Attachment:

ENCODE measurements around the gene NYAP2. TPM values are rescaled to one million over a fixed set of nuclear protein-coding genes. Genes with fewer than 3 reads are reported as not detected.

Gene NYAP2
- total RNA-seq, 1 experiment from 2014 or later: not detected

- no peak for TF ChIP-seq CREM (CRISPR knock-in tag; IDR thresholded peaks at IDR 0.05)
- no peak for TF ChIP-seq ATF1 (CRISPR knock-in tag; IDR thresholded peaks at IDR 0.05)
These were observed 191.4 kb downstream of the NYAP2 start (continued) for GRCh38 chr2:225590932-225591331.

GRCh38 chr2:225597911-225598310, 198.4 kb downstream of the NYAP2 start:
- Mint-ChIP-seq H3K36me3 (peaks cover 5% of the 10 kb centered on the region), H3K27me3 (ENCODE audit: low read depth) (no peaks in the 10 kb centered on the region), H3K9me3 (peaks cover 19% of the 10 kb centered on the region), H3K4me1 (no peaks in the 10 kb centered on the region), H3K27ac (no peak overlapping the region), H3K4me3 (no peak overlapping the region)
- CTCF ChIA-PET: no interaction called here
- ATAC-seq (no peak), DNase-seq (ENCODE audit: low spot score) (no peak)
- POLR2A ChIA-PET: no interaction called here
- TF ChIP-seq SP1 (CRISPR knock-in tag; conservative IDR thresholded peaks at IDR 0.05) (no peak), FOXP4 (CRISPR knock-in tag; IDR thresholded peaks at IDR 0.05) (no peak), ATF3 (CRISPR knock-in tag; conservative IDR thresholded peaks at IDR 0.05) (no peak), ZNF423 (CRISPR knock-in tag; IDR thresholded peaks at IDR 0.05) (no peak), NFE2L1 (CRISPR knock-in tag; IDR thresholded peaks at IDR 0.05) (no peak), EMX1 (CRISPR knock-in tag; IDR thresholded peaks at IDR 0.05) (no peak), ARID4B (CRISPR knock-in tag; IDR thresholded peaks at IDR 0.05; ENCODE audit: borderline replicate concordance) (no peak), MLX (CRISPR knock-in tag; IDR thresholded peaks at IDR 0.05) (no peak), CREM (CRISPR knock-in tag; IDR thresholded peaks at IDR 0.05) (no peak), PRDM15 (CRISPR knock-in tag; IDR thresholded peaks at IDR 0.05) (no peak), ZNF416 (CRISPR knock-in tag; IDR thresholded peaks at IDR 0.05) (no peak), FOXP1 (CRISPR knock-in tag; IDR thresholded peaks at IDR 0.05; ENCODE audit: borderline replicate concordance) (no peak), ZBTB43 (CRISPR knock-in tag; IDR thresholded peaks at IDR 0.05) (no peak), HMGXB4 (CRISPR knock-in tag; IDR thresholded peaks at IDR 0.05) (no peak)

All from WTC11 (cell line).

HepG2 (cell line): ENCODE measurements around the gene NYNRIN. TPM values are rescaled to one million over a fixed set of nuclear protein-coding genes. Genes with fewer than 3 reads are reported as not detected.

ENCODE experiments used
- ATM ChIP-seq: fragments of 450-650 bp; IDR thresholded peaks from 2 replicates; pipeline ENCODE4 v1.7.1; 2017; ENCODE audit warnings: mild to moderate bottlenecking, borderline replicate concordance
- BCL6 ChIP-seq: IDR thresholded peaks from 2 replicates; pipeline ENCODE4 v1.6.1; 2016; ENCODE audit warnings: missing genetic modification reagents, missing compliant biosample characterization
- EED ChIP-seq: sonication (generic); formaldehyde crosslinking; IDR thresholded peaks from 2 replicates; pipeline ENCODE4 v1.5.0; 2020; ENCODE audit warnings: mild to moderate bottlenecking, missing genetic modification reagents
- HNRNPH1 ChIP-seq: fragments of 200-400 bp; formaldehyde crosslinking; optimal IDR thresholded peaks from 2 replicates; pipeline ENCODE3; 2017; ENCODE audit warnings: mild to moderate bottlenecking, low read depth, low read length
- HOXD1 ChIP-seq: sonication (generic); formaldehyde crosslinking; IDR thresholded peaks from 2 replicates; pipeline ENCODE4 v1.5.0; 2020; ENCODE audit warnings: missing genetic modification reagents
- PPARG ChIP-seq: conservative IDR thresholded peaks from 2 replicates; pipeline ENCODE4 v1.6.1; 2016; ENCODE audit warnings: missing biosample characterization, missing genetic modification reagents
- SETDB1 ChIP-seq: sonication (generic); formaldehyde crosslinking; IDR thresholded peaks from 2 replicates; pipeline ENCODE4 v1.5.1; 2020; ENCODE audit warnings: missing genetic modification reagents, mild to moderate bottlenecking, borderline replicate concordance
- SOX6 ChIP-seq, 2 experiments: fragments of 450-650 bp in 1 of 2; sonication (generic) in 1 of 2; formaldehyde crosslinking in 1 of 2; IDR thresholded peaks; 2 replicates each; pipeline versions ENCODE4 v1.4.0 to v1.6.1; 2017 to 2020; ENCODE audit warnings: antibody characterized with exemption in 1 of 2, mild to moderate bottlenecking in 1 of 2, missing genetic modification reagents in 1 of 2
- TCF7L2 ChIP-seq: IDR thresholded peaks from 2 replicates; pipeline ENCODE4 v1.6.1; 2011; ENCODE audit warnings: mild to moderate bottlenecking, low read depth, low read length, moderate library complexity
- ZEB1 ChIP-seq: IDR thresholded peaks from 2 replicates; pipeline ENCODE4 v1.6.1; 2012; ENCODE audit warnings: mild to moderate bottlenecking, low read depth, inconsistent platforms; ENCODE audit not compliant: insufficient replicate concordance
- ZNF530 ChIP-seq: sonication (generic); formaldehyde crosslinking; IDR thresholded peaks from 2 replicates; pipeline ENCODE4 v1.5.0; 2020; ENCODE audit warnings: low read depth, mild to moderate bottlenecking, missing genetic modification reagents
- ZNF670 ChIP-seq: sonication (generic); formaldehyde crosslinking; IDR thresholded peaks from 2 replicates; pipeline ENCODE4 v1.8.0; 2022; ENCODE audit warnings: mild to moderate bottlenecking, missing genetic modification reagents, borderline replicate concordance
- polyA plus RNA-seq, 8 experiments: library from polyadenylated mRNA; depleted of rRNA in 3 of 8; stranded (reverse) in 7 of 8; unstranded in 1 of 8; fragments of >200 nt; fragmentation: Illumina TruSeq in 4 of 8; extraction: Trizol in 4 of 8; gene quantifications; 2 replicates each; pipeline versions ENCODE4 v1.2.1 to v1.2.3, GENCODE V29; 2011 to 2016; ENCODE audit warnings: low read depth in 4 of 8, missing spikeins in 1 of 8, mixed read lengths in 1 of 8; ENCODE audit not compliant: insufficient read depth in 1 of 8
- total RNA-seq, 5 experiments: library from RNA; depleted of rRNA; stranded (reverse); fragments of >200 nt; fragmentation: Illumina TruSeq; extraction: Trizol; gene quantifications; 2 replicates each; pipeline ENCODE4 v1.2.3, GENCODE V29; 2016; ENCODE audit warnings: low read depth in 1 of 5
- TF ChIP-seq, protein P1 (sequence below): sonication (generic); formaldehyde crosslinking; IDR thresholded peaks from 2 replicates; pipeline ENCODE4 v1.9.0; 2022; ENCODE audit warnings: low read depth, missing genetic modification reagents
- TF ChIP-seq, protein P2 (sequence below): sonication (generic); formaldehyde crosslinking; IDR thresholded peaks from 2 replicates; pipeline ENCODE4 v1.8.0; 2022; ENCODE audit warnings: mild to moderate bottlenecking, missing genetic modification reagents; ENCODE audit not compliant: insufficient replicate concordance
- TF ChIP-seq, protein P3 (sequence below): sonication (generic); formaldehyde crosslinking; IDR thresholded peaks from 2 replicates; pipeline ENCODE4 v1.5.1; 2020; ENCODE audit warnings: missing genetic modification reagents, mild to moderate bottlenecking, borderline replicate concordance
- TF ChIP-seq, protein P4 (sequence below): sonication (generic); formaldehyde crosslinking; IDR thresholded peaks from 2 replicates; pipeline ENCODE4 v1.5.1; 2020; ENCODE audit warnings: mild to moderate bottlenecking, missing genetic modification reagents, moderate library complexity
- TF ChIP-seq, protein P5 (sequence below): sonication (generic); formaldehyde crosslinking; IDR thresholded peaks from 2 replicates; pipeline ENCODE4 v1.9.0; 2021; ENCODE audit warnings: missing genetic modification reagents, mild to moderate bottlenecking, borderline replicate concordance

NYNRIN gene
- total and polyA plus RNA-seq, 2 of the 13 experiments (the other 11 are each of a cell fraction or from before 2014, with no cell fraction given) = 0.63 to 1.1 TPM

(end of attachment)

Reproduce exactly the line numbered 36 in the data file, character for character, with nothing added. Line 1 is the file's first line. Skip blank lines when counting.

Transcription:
- total and polyA plus RNA-seq, 2 of the 13 experiments (the other 11 are each of a cell fraction or from before 2014, with no cell fraction given) = 0.63 to 1.1 TPM